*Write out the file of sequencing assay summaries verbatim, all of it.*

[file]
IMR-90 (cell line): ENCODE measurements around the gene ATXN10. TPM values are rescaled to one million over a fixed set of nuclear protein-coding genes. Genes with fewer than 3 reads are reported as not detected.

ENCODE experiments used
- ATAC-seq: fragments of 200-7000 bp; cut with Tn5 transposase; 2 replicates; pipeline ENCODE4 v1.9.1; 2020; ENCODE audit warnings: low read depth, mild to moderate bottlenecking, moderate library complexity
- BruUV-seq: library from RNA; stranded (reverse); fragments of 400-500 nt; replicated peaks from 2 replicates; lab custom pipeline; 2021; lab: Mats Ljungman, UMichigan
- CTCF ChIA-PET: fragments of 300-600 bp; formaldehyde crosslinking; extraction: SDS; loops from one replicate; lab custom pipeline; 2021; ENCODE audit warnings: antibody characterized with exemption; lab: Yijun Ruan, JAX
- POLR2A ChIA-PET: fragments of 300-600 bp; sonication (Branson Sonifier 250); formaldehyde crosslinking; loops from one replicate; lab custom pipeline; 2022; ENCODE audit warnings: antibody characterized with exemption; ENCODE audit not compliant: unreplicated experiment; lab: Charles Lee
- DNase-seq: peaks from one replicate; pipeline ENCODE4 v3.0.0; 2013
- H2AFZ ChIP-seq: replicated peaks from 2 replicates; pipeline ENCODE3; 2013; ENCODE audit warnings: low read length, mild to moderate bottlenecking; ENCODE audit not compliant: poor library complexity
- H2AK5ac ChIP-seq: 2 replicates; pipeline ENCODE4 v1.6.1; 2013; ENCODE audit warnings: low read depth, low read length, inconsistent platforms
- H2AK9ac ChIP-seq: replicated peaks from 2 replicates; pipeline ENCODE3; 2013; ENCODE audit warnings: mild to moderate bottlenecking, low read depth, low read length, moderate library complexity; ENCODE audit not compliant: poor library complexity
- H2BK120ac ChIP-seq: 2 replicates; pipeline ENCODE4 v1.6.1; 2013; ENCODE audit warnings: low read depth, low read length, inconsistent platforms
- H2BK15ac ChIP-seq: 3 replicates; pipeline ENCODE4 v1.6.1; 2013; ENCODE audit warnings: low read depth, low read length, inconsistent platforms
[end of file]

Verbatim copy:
IMR-90 (cell line): ENCODE measurements around the gene ATXN10. TPM values are rescaled to one million over a fixed set of nuclear protein-coding genes. Genes with fewer than 3 reads are reported as not detected.

ENCODE experiments used
- ATAC-seq: fragments of 200-7000 bp; cut with Tn5 transposase; 2 replicates; pipeline ENCODE4 v1.9.1; 2020; ENCODE audit warnings: low read depth, mild to moderate bottlenecking, moderate library complexity
- BruUV-seq: library from RNA; stranded (reverse); fragments of 400-500 nt; replicated peaks from 2 replicates; lab custom pipeline; 2021; lab: Mats Ljungman, UMichigan
- CTCF ChIA-PET: fragments of 300-600 bp; formaldehyde crosslinking; extraction: SDS; loops from one replicate; lab custom pipeline; 2021; ENCODE audit warnings: antibody characterized with exemption; lab: Yijun Ruan, JAX
- POLR2A ChIA-PET: fragments of 300-600 bp; sonication (Branson Sonifier 250); formaldehyde crosslinking; loops from one replicate; lab custom pipeline; 2022; ENCODE audit warnings: antibody characterized with exemption; ENCODE audit not compliant: unreplicated experiment; lab: Charles Lee
- DNase-seq: peaks from one replicate; pipeline ENCODE4 v3.0.0; 2013
- H2AFZ ChIP-seq: replicated peaks from 2 replicates; pipeline ENCODE3; 2013; ENCODE audit warnings: low read length, mild to moderate bottlenecking; ENCODE audit not compliant: poor library complexity
- H2AK5ac ChIP-seq: 2 replicates; pipeline ENCODE4 v1.6.1; 2013; ENCODE audit warnings: low read depth, low read length, inconsistent platforms
- H2AK9ac ChIP-seq: replicated peaks from 2 replicates; pipeline ENCODE3; 2013; ENCODE audit warnings: mild to moderate bottlenecking, low read depth, low read length, moderate library complexity; ENCODE audit not compliant: poor library complexity
- H2BK120ac ChIP-seq: 2 replicates; pipeline ENCODE4 v1.6.1; 2013; ENCODE audit warnings: low read depth, low read length, inconsistent platforms
- H2BK15ac ChIP-seq: 3 replicates; pipeline ENCODE4 v1.6.1; 2013; ENCODE audit warnings: low read depth, low read length, inconsistent platforms